SLU scientist aims to turn on hypoglycemia's missed signal
ST. LOUIS — A $150,000 grant from The Leona M. and Harry B. Helmsley Charitable Trust will support research at Saint Louis University led by scientist Gina Yosten, Ph.D. Yosten's team is pursuing solutions for people with diabetes who are at risk of life-threatening drops in blood sugar known as hypoglycemia.
"This project is focused on a very dangerous complication of type 1 diabetes called hypoglycemia," said Yosten, who is assistant professor of pharmacology and physiology at SLU. "Hypoglycemia is especially risky for those on insulin. If people take a little too much insulin, their blood sugar drops. This can lead to seizures, coma, and even death."
Yosten's lab studies g protein-coupled receptors (GPCRs). GPCRs are the most abundant receptor family encoded by the human genome and one of the most popular drug targets for those designing new medicines. Her team focuses on metabolic diseases, and, in particular, diabetes.
In this study, Yosten's team is examining a missed signal that can cause those with type 1 diabetes to develop hypoglycemia.
Normally the pancreas releases a hormone called glucagon, which tells the liver to start making glucose. However, in type 1 diabetes there is an inability to release glucagon, which may be the result of a missing or aberrant signaling.
"Usually people with diabetes can sense when they have low glucose, so they can go eat an orange or a piece of candy to balance out their blood sugar," said Yosten. "But, individuals that have been diabetic for longer periods of time can lose their ability to sense episodes of low blood sugar. Together with their inability to release glucagon properly, these people are at a very high risk of developing dangerously low blood sugar that can lead to dangerous and possibly fatal outcomes."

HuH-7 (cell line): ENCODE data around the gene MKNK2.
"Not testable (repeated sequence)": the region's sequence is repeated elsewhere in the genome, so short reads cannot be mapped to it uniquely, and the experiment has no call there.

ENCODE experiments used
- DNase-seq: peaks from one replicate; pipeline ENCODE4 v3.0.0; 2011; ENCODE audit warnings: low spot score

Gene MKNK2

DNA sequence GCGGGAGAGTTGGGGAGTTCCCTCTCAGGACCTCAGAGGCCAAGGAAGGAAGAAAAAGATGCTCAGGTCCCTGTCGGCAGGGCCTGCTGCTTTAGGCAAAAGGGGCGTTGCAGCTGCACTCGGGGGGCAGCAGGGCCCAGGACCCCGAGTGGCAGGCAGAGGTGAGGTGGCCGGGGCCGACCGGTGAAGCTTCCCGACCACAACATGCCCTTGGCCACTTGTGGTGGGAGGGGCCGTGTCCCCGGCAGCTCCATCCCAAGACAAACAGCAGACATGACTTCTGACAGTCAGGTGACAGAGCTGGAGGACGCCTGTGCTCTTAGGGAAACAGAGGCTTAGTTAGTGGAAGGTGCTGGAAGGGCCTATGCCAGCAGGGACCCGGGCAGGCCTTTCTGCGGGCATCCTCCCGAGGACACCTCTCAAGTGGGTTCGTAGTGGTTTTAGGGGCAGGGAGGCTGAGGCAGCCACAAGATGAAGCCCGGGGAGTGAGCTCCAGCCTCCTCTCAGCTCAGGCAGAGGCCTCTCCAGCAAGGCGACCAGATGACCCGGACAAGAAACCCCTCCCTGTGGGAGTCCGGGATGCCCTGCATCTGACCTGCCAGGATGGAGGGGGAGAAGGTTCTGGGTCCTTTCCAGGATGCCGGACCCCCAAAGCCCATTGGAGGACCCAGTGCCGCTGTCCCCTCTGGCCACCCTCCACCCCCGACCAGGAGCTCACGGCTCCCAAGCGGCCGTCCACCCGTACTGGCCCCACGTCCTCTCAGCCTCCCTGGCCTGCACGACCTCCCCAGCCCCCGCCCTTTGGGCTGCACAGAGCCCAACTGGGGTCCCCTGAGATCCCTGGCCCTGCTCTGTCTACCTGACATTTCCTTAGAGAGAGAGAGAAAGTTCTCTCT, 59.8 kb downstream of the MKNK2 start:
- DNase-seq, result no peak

"Our grant is focused on trying to get the pancreas to release glucagon again in response to low glucose."
In previous work, Yosten's lab discovered neuronostatin, a protein produced in the pancreas that drives glucagon release.
"Neuronostatin's release may be impaired in type 1 diabetes," Yosten said. "If we can develop a therapeutic drug that mimics neuronostatin, it may protect against hypoglycemia."
The team's previous work has been centered on animal models, and this grant will allow the research to advance to human models.
"Within their work supporting scientific research, the Helmsley Charitable Trust focuses on funding translational research, and so we are proud to announce that our work will be done in human pancreas cells," Yosten said. "We're also going to be collecting blood samples from people and evaluating how neuronostatin levels change in response to low blood-glucose levels."
Yosten hopes that this work will lead to the development of new therapies to help those at risk of the dangers of hypoglycemia.
Saint Louis University School of Medicine
Established in 1836, Saint Louis University School of Medicine has the distinction of awarding the first medical degree west of the Mississippi River. The school educates physicians and biomedical scientists, conducts medical research, and provides health care on a local, national and international level. Research at the school seeks new cures and treatments in five key areas: cancer, liver disease, heart/lung disease, aging and brain disease, and infectious diseases.
The Helmsley Charitable Trust
The Leona M. and Harry B. Helmsley Charitable Trust aspires to improve lives by supporting exceptional efforts in the U.S. and around the world in health and select place-based initiatives. Since beginning active grantmaking in 2008, Helmsley has committed more than $2 billion for a wide range of charitable purposes. For more information, visit http://www.helmsleytrust.org.